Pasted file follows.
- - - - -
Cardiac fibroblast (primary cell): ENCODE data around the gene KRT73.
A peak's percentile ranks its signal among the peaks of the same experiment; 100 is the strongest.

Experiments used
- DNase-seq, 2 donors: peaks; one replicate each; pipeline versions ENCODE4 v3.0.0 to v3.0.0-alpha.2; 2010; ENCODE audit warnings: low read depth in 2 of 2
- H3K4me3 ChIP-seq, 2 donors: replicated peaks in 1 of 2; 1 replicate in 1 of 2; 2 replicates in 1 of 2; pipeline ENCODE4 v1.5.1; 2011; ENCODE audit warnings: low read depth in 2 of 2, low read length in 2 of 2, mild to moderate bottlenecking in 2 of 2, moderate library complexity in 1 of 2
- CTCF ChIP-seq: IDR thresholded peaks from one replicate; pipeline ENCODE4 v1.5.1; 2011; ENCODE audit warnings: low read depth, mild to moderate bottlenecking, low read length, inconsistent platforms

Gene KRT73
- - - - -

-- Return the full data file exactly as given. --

Cardiac fibroblast (primary cell): ENCODE data around the gene KRT73.
A peak's percentile ranks its signal among the peaks of the same experiment; 100 is the strongest.

Experiments used
- DNase-seq, 2 donors: peaks; one replicate each; pipeline versions ENCODE4 v3.0.0 to v3.0.0-alpha.2; 2010; ENCODE audit warnings: low read depth in 2 of 2
- H3K4me3 ChIP-seq, 2 donors: replicated peaks in 1 of 2; 1 replicate in 1 of 2; 2 replicates in 1 of 2; pipeline ENCODE4 v1.5.1; 2011; ENCODE audit warnings: low read depth in 2 of 2, low read length in 2 of 2, mild to moderate bottlenecking in 2 of 2, moderate library complexity in 1 of 2
- CTCF ChIP-seq: IDR thresholded peaks from one replicate; pipeline ENCODE4 v1.5.1; 2011; ENCODE audit warnings: low read depth, mild to moderate bottlenecking, low read length, inconsistent platforms

Gene KRT73